Healthcare Industry News:  cardiomyocyte 

Regenerative Medicine Cardiology

 News Release - February 22, 2006

Geron Announces Studies Demonstrating That Cardiomyocytes Derived From Human Embryonic Stem Cells Engraft and Prevent Heart Failure in the Infarcted Rodent Heart

MENLO PARK, Calif.--(HSMN NewsFeed)--Feb. 22, 2006--Geron Corporation (Nasdaq:GERN ) announced today the presentation of studies showing that cardiomyocytes differentiated from human embryonic stem cells (hESCs) survive, engraft and prevent heart failure when transplanted into an infarcted rat heart. The results provide proof-of-concept that transplanted hESC-derived cardiomyocytes show promise as a treatment for myocardial infarction and heart failure.

The studies were reported at the meeting on Molecular Mechanism of Cardiac Disease and Regeneration (Santa Fe, New Mexico), and were performed by Drs. Michael LaFlamme, Charles Murry and colleagues at the University of Washington in collaboration with scientists at Geron Corporation. In these studies, cardiomyocytes were produced from hESCs and injected into the left ventricular wall of rats that had undergone reversible coronary ligation to produce myocardial infarctions. In one arm of the study, cardiomyocytes were injected with a combination of agents that increased their survival post transplantation. The hearts were examined one and four weeks after injection. Human cardiomyocytes had populated the infarcted myocardium at both time points. At the four week time point, all animals showed the presence of hESC-derived cardiomyocytes.

In another arm of the study, survival agents only -- without cardiomyocytes -- were administered to the rats. Comparative analysis at four weeks showed that animals that received both cells and survival agents had significantly improved heart function by echocardiography compared to animals that received survival agents alone.

The echo data showed that animals receiving cells had reduced left ventricular end systolic and end diastolic diameters demonstrating that the hESC-derived cardiomyocytes had decreased the degree of infarct-induced heart failure.

"The durable engraftment of the hESC-derived cardiomyocytes accompanied by the restoration of cardiac function in the animals that received cells provides further evidence for the feasibility of using these cells in myocardial repair," stated Jane S. Lebkowski, Ph.D., Geron's senior vice president of regenerative medicine.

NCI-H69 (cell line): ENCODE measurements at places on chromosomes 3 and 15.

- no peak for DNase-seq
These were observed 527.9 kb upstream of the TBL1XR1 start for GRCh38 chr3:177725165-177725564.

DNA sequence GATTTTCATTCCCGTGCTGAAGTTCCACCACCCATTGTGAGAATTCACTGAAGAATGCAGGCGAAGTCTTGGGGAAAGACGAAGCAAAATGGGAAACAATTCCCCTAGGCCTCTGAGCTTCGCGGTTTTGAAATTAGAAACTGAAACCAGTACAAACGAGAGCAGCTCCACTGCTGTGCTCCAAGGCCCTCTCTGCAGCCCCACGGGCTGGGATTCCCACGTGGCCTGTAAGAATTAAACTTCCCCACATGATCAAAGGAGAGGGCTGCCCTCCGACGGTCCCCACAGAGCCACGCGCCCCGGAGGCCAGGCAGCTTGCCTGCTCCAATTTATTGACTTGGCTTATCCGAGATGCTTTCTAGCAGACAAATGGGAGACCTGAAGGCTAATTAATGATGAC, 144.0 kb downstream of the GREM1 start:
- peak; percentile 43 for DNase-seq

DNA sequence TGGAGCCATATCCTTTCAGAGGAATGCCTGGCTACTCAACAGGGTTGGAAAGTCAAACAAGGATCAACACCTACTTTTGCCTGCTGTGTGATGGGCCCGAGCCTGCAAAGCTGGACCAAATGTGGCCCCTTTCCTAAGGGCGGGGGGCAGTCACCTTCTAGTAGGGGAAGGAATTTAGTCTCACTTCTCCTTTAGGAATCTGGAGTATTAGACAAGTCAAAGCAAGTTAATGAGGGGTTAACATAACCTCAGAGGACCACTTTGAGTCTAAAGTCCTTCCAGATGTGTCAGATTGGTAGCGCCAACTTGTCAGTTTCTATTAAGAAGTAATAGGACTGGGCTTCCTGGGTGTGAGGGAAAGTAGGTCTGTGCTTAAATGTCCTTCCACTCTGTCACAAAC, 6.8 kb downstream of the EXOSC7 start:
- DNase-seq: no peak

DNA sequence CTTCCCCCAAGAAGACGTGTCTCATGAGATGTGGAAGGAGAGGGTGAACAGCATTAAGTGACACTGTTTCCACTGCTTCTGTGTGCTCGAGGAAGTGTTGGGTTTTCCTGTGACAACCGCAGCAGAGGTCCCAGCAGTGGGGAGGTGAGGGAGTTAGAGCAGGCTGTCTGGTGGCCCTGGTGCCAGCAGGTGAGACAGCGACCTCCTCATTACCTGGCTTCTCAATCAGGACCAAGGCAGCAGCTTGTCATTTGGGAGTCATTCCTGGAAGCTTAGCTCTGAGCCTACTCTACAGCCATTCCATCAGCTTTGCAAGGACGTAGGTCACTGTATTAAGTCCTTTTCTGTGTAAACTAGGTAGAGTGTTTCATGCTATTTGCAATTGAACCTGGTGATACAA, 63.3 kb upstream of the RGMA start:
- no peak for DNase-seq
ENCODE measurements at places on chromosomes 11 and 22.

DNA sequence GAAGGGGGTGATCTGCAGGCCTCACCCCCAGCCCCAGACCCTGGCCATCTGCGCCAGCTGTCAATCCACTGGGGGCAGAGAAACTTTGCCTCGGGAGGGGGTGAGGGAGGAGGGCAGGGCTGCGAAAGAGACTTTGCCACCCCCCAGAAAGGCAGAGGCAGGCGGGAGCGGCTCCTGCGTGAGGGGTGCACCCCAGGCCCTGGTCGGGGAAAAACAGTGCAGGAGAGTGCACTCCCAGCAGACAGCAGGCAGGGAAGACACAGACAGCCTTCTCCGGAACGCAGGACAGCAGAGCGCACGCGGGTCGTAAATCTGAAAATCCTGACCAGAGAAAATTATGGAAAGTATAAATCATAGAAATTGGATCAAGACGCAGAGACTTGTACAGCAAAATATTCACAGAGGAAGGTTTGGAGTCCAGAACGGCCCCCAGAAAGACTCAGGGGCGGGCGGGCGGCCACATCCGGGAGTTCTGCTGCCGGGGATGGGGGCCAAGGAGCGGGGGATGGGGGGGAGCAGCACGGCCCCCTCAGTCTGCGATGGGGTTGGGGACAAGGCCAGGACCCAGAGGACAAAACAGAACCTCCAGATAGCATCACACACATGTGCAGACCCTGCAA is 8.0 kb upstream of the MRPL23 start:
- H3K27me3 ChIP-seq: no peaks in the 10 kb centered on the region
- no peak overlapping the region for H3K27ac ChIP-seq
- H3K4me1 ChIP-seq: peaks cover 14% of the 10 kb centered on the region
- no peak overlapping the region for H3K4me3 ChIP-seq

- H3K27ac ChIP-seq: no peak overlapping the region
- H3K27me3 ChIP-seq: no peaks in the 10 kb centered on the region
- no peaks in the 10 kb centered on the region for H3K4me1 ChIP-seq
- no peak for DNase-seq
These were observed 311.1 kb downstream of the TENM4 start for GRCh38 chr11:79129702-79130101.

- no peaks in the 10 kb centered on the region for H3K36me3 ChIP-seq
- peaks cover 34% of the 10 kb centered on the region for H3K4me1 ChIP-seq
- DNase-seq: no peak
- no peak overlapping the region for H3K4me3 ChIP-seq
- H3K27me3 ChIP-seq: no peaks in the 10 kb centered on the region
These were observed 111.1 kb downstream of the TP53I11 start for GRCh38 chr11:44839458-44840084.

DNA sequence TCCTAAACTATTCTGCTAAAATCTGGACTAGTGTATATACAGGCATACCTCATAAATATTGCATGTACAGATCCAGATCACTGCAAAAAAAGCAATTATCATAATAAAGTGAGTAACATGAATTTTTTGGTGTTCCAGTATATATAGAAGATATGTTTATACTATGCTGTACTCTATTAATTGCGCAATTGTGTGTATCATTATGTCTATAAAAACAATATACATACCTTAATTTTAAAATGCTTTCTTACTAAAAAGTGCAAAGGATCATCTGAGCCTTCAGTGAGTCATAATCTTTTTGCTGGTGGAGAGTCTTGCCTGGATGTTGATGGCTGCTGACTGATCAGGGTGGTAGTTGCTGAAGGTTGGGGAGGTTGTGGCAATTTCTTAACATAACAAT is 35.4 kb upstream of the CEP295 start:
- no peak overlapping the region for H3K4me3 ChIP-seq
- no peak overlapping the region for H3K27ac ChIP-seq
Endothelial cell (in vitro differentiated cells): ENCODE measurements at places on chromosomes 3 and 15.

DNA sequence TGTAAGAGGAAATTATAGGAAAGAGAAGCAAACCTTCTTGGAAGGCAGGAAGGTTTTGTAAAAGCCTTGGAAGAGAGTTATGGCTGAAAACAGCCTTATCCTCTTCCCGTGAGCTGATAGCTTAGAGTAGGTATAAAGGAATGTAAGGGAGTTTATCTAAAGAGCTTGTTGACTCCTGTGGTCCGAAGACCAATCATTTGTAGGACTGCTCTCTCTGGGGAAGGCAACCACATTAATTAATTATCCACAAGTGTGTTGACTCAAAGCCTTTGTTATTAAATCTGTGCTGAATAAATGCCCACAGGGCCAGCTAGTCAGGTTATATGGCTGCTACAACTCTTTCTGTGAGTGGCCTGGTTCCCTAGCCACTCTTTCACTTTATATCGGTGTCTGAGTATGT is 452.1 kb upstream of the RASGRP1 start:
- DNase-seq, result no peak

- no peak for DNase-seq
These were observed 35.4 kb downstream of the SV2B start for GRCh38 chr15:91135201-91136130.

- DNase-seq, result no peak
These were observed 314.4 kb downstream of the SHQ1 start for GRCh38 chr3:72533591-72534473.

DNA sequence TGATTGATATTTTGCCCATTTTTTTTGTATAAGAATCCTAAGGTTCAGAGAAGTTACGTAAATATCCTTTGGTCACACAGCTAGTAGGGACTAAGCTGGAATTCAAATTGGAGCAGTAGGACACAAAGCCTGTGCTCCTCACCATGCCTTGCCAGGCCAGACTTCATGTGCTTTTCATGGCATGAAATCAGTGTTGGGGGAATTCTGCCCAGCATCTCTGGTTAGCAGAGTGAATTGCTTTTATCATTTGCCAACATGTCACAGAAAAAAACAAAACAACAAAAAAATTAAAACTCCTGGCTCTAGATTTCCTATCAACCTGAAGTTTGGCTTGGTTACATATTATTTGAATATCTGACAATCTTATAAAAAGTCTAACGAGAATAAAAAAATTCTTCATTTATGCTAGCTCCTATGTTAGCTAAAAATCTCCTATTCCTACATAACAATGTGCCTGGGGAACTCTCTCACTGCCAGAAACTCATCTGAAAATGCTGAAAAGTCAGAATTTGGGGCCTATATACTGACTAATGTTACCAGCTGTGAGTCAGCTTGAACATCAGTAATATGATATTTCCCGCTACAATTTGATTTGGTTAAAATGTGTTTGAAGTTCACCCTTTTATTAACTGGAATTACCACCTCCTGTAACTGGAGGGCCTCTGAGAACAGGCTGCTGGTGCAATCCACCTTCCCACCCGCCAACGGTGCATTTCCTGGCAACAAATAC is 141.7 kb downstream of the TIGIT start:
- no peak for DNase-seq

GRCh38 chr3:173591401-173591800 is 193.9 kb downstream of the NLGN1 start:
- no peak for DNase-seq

"There are over 5 million patients with congestive heart failure in the U.S. alone and each year over 800,000 Americans suffer a heart attack," said Thomas B. Okarma, Ph.D., M.D., Geron's president and chief executive officer. "The studies reported today are the first to demonstrate survival of hESC-derived heart muscle cells in the infarcted myocardium that significantly improved cardiac function. These results are in contrast to studies by others using adult bone marrow-derived hematopoietic or skeletal myoblast stem cells which do not produce new cardiac muscle tissue after injection into infarcted hearts."

Geron is a biopharmaceutical company focused on developing and commercializing three groups of products: i) therapeutic products for oncology that target telomerase; ii) pharmaceuticals that activate telomerase in tissues impacted by senescence, injury or degenerative disease; and iii) cell-based therapies derived from its human embryonic stem cell platform for applications in multiple chronic diseases.

This news release may contain forward-looking statements made pursuant to the "safe harbor" provisions of the Private Securities Litigation Reform Act of 1995. Investors are cautioned that such forward-looking statements in this press release regarding potential applications of Geron's hESC technology constitute forward-looking statements that involve risks and uncertainties, including, without limitation, risks inherent in the development and commercialization of potential products, need for future capital, dependence on collaborators and maintenance of our intellectual property rights. Actual results may differ materially from the results anticipated in these forward-looking statements. Additional information on potential factors that could affect our results and other risks and uncertainties are detailed from time to time in Geron's periodic reports, including the quarterly report on Form 10-Q for the quarter ended September 30, 2005.

Source: Geron Corp

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